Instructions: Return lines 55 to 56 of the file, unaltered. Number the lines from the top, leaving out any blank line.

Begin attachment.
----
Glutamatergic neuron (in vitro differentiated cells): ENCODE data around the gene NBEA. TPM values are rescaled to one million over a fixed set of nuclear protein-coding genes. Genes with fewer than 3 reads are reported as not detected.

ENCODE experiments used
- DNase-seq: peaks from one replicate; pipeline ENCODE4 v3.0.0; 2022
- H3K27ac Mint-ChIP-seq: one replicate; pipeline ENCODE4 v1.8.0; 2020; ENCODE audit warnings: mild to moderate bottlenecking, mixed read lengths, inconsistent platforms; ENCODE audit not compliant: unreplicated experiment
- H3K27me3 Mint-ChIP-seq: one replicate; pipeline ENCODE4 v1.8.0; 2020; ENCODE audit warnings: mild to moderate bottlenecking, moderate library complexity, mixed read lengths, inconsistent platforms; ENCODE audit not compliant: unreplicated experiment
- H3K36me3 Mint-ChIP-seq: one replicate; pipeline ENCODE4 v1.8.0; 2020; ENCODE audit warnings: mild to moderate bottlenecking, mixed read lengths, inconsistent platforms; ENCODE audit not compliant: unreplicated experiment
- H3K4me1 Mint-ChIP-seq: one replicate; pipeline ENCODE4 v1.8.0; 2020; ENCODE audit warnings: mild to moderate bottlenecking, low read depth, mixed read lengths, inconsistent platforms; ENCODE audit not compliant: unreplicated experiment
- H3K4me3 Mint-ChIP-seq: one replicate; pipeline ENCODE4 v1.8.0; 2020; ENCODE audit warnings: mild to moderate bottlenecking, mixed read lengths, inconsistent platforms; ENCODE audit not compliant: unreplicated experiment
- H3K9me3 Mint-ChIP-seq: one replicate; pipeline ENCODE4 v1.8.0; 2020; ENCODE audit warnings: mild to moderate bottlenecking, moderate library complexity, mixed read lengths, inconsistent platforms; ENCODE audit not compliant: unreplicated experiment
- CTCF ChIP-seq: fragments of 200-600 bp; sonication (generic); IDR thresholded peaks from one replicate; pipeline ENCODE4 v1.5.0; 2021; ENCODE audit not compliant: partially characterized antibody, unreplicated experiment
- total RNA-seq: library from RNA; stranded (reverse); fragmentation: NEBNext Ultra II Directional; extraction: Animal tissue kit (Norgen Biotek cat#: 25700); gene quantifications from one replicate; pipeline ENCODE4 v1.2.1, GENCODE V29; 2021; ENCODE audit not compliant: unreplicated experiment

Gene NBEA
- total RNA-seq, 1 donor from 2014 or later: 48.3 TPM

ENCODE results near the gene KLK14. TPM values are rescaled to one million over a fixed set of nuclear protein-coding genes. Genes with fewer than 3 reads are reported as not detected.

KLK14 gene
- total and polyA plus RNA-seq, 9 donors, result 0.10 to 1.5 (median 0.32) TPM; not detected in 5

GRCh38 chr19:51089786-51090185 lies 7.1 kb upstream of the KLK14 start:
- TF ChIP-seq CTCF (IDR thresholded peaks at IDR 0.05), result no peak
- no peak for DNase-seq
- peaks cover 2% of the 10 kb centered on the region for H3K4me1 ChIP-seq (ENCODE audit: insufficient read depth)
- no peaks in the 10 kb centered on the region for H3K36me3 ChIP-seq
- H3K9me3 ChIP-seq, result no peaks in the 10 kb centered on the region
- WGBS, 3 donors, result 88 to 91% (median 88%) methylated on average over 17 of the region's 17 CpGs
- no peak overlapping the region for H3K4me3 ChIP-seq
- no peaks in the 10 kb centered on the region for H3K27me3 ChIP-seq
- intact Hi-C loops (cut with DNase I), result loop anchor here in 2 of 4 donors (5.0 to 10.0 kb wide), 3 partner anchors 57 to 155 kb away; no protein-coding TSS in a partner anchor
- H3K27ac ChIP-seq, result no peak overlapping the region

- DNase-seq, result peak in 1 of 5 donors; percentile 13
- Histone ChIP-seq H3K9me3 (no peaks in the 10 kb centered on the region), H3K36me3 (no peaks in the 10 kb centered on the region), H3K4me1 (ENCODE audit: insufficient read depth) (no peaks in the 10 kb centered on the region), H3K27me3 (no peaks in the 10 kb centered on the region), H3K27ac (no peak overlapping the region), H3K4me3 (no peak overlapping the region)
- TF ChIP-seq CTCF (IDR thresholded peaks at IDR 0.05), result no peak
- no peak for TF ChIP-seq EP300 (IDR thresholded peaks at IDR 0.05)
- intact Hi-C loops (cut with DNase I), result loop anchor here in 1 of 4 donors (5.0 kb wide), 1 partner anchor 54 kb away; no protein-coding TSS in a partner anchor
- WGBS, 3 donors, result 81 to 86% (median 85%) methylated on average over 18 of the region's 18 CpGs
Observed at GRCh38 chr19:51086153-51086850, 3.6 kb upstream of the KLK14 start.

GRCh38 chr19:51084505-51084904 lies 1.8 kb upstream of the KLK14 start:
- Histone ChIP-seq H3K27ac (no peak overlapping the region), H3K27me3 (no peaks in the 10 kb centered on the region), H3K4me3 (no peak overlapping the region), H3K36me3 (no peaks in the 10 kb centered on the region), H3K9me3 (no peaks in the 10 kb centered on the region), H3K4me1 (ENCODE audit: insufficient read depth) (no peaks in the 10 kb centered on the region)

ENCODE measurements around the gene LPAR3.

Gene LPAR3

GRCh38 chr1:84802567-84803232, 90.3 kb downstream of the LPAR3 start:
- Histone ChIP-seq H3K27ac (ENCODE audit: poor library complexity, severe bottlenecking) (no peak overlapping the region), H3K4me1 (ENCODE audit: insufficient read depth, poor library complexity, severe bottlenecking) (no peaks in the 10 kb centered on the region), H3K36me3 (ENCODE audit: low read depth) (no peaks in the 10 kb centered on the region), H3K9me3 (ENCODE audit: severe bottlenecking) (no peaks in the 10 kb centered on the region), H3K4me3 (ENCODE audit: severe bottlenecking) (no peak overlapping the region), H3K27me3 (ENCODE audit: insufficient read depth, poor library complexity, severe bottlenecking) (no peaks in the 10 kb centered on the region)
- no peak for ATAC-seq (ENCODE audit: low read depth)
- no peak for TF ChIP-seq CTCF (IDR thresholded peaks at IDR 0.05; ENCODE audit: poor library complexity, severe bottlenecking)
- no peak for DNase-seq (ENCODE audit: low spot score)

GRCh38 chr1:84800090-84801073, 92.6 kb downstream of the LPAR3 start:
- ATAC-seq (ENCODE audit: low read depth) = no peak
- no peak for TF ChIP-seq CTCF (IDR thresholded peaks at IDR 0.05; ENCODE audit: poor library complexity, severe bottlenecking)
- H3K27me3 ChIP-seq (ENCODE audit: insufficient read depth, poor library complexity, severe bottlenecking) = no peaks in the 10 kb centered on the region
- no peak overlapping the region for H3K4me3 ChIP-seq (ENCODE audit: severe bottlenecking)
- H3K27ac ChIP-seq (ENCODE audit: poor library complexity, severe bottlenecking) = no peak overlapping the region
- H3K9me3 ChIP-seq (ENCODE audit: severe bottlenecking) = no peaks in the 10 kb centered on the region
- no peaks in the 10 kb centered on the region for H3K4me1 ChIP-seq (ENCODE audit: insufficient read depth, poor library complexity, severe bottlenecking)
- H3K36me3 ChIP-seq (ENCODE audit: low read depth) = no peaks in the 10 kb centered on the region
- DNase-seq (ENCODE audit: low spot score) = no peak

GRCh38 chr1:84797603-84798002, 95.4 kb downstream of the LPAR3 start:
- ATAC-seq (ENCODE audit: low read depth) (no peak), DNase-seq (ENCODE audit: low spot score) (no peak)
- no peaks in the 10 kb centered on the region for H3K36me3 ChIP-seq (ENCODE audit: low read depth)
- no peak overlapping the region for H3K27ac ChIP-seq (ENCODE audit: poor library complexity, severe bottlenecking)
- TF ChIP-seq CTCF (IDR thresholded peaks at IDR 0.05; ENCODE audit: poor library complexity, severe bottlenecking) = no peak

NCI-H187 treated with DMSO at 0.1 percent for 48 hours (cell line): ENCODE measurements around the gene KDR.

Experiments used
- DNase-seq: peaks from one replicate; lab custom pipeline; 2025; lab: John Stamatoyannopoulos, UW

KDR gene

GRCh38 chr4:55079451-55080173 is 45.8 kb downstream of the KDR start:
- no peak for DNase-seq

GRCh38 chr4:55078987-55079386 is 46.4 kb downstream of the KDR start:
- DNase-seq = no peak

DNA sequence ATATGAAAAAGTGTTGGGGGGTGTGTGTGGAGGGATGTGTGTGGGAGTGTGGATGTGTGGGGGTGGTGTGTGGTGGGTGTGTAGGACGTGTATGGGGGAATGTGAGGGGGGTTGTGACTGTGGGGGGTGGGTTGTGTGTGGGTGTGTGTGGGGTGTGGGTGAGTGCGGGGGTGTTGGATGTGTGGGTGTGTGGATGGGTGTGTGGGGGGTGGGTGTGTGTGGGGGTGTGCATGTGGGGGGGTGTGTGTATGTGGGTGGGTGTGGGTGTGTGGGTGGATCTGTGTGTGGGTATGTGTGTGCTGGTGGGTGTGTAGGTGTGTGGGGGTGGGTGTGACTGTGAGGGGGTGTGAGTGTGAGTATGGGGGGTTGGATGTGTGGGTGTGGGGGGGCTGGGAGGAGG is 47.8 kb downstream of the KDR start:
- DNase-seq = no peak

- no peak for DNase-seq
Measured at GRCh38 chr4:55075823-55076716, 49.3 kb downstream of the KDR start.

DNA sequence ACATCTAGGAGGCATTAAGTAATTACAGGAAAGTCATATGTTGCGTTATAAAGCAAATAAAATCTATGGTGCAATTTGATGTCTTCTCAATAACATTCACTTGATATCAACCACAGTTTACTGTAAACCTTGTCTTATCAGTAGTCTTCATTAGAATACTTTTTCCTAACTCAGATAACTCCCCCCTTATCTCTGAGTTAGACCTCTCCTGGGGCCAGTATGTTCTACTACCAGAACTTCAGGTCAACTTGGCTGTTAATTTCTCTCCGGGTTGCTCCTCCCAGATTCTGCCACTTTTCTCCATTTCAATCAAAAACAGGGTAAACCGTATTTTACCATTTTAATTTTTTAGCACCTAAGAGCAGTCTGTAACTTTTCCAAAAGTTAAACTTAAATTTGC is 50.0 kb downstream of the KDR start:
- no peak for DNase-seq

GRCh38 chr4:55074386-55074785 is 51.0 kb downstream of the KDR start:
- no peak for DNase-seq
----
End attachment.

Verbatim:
- ATAC-seq (ENCODE audit: low read depth) (no peak), DNase-seq (ENCODE audit: low spot score) (no peak)
- no peaks in the 10 kb centered on the region for H3K36me3 ChIP-seq (ENCODE audit: low read depth)